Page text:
Tarragon isn’t a classic herb to stir into this quick sauce, but it goes beautifully with the steak. Use fresh stock or make beef stock with just a third of a cube – any stronger and it could overpower the lovely pan juices.


  • For the sauté potatoes

  • 650g/1lb 7oz potatoes, preferably Maris Piper

  • 50g/1¾oz butter

  • 2 tsp sunflower oil

  • flaked sea salt and freshly ground black pepper

  • 1 small bulb garlic

  • 1 tsp finely chopped fresh thyme leaves

  • For the steak

  • 2 tbsp whole black peppercorns

  • ½ tsp flaked sea salt

  • 2 x 175g/6oz fillet, sirloin or rump steaks

  • 25g/1oz butter

  • 1 tsp sunflower oil

  • 2 shallots (or 1 long banana shallot), finely sliced

  • 3 tbsp brandy

  • 1 tsp Dijon mustard

  • 1 tsp worcestershire sauce

  • 200ml/7fl oz beef stock (fresh or made with 1/3 beef stock cube)

  • 3 tbsp double cream

  • 1 tbsp finely chopped fresh tarragon leaves (optional)

  • crisp mixed salad, to serve


  • 1.

    To prepare the potatoes, peel and cut into roughly 2.5cm/1in chunks. Put the potatoes in a pan and cover with cold water. Bring to the boil, reduce the heat slightly and simmer for five minutes.

  • 2.

    Drain the potatoes in a colander and leave to stand for two minutes. Bash up the edges of the potatoes a little by shaking the colander from side to side. This will help make them extra crisp.

  • 3.

    Melt the butter with the oil in a large non-stick frying pan or sauté pan. Tip the potatoes into the pan and season with salt and plenty of freshly ground black pepper. Fry over a medium-low heat for 10 minutes, stirring occasionally.

  • 4.

    Open out the garlic bulb and remove the cloves. Scatter the unpeeled garlic cloves into the pan with the potatoes and cook for 15 minutes, turning regularly until the potatoes are golden-brown all over and the garlic has softened. Sprinkle over the thyme leaves and cook for five minutes more, stirring and turning the potatoes as before. Once the thyme has been added to the potatoes, the steaks can be cooked.

  • 5.

    For the steak, put the peppercorns in a pestle and mortar and pound until coarsely ground. Add the sea salt and mix lightly. Put the steaks on a board and season well on both sides with the pepper and salt mixture until lightly but evenly crusted.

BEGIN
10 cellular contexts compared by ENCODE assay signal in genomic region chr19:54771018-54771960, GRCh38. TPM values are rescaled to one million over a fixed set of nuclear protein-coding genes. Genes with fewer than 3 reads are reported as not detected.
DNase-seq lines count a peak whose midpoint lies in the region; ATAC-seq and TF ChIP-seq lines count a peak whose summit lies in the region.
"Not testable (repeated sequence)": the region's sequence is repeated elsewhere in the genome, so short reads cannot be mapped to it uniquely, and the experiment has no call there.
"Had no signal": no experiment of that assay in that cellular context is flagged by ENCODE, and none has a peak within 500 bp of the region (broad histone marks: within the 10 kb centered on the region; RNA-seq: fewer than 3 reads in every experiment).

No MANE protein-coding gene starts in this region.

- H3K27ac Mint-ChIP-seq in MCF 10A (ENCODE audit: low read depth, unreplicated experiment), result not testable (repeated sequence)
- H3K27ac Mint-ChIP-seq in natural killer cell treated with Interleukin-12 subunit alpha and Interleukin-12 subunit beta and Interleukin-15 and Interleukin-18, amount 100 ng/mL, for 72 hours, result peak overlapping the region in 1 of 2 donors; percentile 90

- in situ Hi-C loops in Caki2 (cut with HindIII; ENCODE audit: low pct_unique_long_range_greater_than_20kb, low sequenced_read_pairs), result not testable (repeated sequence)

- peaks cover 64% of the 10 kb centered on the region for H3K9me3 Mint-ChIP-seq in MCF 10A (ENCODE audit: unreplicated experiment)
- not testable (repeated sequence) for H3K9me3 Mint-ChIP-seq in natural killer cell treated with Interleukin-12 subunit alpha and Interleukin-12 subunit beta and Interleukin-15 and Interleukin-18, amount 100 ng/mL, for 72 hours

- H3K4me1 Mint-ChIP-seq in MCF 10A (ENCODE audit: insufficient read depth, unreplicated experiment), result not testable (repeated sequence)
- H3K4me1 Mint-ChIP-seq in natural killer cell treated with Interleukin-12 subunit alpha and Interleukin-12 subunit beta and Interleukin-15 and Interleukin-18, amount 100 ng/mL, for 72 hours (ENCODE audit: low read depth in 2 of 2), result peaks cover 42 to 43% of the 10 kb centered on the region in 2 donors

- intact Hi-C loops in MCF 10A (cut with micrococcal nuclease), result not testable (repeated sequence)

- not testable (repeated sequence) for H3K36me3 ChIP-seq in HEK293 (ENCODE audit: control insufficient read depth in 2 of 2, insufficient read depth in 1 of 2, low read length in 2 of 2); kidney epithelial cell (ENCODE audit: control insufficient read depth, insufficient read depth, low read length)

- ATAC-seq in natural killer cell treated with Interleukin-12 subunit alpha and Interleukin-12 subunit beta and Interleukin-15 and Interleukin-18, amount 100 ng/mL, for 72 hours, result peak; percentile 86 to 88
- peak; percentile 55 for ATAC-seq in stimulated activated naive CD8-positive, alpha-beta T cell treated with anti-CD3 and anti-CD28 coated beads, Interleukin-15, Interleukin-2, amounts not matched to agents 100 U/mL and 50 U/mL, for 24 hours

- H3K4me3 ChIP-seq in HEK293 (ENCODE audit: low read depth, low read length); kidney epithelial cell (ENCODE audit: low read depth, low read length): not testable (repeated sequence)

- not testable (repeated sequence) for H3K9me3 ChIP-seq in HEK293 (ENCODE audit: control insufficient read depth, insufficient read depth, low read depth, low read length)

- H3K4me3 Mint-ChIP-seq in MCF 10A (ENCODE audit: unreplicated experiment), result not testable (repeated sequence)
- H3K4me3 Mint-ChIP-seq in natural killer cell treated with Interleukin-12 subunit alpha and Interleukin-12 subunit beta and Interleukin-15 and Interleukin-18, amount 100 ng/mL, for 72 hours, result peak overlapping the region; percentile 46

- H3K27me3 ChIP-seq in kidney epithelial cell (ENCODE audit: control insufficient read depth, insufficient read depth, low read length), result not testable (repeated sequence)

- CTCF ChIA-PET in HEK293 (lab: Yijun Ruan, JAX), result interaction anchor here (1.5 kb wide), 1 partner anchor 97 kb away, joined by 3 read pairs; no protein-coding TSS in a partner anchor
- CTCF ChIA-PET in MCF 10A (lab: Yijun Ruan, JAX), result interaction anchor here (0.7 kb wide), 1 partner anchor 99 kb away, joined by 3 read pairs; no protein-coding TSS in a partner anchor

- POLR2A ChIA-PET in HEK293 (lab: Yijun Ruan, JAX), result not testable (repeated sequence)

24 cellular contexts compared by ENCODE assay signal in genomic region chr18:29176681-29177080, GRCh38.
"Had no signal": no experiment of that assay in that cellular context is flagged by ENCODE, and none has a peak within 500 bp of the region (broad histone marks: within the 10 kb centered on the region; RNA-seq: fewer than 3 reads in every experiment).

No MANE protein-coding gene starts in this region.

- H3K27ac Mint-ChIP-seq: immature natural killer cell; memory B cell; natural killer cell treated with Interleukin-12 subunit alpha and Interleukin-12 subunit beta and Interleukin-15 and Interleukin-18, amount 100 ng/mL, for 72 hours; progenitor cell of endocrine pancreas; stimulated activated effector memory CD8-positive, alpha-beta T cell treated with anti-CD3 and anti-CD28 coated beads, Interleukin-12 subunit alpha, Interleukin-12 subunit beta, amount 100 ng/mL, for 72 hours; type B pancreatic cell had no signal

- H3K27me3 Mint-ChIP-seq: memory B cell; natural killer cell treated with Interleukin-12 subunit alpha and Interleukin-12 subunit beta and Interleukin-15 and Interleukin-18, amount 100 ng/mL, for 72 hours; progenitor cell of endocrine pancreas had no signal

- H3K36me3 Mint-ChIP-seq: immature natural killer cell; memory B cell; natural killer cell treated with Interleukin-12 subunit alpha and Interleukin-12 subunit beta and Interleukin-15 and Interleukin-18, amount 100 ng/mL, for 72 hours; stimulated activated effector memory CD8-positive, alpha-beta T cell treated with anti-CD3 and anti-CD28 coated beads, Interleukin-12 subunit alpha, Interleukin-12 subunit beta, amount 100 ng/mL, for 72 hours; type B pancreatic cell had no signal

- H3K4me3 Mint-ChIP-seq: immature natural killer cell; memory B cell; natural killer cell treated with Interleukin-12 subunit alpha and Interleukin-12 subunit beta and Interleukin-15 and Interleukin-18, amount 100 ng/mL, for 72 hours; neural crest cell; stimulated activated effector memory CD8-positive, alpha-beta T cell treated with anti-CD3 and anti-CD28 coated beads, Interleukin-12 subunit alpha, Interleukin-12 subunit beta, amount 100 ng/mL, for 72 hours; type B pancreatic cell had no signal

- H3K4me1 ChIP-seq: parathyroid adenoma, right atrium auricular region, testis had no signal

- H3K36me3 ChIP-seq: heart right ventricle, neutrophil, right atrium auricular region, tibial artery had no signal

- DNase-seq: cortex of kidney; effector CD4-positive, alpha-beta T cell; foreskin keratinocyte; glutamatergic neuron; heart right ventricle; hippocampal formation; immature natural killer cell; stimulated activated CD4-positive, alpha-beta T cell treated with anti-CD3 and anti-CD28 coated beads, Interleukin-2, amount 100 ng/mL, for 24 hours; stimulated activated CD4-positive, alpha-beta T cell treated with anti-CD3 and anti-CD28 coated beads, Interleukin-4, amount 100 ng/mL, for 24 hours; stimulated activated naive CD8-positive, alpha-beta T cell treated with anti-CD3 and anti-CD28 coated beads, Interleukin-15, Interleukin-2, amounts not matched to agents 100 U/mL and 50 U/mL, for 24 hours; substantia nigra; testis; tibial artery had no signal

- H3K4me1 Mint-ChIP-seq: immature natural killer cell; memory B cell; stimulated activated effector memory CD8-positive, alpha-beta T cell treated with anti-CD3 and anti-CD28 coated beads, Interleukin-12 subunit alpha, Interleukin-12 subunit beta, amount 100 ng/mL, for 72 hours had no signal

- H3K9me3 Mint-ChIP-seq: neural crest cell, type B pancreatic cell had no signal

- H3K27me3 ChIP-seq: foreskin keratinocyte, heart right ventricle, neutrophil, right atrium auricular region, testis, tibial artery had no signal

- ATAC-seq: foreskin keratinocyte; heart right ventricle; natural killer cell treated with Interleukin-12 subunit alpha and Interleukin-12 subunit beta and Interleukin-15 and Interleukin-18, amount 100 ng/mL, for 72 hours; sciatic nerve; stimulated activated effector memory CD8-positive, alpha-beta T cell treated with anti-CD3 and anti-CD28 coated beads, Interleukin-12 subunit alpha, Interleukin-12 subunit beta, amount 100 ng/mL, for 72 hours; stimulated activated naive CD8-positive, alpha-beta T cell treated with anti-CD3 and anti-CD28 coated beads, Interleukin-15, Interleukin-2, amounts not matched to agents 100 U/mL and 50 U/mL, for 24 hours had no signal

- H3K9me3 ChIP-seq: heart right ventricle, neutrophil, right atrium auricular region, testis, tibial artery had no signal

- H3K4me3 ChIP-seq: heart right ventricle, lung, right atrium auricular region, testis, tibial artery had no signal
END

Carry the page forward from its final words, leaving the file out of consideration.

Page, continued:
• 6.

    Melt the butter with the oil in a large non-stick frying pan and fry the steaks over a medium high heat for 2-2½ minutes on each side for rare steak. Cook for 1-2 minutes longer on each side if prefer your steaks medium-rare and up to three minutes longer for medium, depending on thickness. Remove the steaks from the pan and place on warmed plates to rest while the sauce is prepared.

  • 7.

    Add the finely sliced shallot to the frying pan and cook for 2-3 minutes, stirring until softened and lightly browned. Pour the brandy into the pan and sizzle for a few seconds. With great care, take a lit match and carefully light the brandy. Stand back well away from the flame in the pan. (If you prefer not to light the flame, simply cook the brandy for about 15 seconds before adding the other ingredients.)

  • 8.

    When the flames have disappeared, add the mustard and Worcestershire sauce to the pan, stirring constantly. Pour over the stock and bring to the boil. Cook for 1-2 minutes, or until the volume of liquid has reduced by nearly half, stirring regularly.

  • 9.

    Stir in the double cream and return the sauce to a simmer, stirring. Continue to simmer and stir until the sauce is thick enough to lightly coat the back of your spoon. Season to taste and stir through the tarragon, if using.

  • 10.

    Spoon the sauce over the warm steaks and serve with the sauté potatoes and a crisp mixed salad. Squeeze the garlic out of its skins when you eat it.

Nutritional information

Nutritional analysis per serving (2 servings)

  • Energy 1155kj
  • Fat Total 67g
  • Saturated Fat 34g
  • Protein 49g
  • Carbohydrate 81g
  • Sugar 9g
  • Sodium 1811mg

Note: The information shown is Edamam's estimate based on available ingredients and preparation. It should not be considered a substitute for a professional nutritionist's advice.

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